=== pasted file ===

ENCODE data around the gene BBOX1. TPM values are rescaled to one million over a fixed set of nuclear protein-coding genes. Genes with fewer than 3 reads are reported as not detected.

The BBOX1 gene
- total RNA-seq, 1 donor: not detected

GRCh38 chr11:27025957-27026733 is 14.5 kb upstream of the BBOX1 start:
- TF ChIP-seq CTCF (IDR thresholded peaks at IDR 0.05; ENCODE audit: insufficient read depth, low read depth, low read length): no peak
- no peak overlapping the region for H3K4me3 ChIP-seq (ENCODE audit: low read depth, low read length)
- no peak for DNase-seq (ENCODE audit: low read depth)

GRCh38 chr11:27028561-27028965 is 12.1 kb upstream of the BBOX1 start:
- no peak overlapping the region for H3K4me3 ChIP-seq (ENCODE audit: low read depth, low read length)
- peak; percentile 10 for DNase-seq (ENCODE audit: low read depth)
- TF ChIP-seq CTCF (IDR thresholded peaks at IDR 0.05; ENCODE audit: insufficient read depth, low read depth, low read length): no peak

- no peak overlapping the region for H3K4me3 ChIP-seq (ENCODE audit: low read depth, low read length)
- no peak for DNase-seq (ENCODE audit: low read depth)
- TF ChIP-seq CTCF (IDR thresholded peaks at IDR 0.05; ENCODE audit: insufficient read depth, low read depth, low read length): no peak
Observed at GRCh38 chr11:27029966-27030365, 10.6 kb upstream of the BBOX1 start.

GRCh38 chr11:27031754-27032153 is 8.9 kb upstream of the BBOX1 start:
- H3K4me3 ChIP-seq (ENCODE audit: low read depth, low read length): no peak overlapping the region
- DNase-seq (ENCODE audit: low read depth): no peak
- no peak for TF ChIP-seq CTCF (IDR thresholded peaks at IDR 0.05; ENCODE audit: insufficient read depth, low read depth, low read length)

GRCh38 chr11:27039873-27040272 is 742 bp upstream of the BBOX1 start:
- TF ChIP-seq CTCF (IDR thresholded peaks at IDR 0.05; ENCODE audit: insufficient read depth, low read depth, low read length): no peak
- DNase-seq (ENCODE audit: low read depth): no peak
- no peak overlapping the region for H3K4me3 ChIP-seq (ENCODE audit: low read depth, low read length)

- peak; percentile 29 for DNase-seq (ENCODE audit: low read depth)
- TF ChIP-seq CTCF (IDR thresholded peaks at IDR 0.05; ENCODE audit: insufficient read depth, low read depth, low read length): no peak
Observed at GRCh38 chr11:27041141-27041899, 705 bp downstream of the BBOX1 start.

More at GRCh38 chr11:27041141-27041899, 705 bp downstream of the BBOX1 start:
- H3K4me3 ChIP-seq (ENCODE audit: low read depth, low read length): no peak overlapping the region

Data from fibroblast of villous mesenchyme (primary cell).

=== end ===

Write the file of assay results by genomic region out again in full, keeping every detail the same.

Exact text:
ENCODE data around the gene BBOX1. TPM values are rescaled to one million over a fixed set of nuclear protein-coding genes. Genes with fewer than 3 reads are reported as not detected.

The BBOX1 gene
- total RNA-seq, 1 donor: not detected

GRCh38 chr11:27025957-27026733 is 14.5 kb upstream of the BBOX1 start:
- TF ChIP-seq CTCF (IDR thresholded peaks at IDR 0.05; ENCODE audit: insufficient read depth, low read depth, low read length): no peak
- no peak overlapping the region for H3K4me3 ChIP-seq (ENCODE audit: low read depth, low read length)
- no peak for DNase-seq (ENCODE audit: low read depth)

GRCh38 chr11:27028561-27028965 is 12.1 kb upstream of the BBOX1 start:
- no peak overlapping the region for H3K4me3 ChIP-seq (ENCODE audit: low read depth, low read length)
- peak; percentile 10 for DNase-seq (ENCODE audit: low read depth)
- TF ChIP-seq CTCF (IDR thresholded peaks at IDR 0.05; ENCODE audit: insufficient read depth, low read depth, low read length): no peak

- no peak overlapping the region for H3K4me3 ChIP-seq (ENCODE audit: low read depth, low read length)
- no peak for DNase-seq (ENCODE audit: low read depth)
- TF ChIP-seq CTCF (IDR thresholded peaks at IDR 0.05; ENCODE audit: insufficient read depth, low read depth, low read length): no peak
Observed at GRCh38 chr11:27029966-27030365, 10.6 kb upstream of the BBOX1 start.

GRCh38 chr11:27031754-27032153 is 8.9 kb upstream of the BBOX1 start:
- H3K4me3 ChIP-seq (ENCODE audit: low read depth, low read length): no peak overlapping the region
- DNase-seq (ENCODE audit: low read depth): no peak
- no peak for TF ChIP-seq CTCF (IDR thresholded peaks at IDR 0.05; ENCODE audit: insufficient read depth, low read depth, low read length)

GRCh38 chr11:27039873-27040272 is 742 bp upstream of the BBOX1 start:
- TF ChIP-seq CTCF (IDR thresholded peaks at IDR 0.05; ENCODE audit: insufficient read depth, low read depth, low read length): no peak
- DNase-seq (ENCODE audit: low read depth): no peak
- no peak overlapping the region for H3K4me3 ChIP-seq (ENCODE audit: low read depth, low read length)

- peak; percentile 29 for DNase-seq (ENCODE audit: low read depth)
- TF ChIP-seq CTCF (IDR thresholded peaks at IDR 0.05; ENCODE audit: insufficient read depth, low read depth, low read length): no peak
Observed at GRCh38 chr11:27041141-27041899, 705 bp downstream of the BBOX1 start.

More at GRCh38 chr11:27041141-27041899, 705 bp downstream of the BBOX1 start:
- H3K4me3 ChIP-seq (ENCODE audit: low read depth, low read length): no peak overlapping the region

Data from fibroblast of villous mesenchyme (primary cell).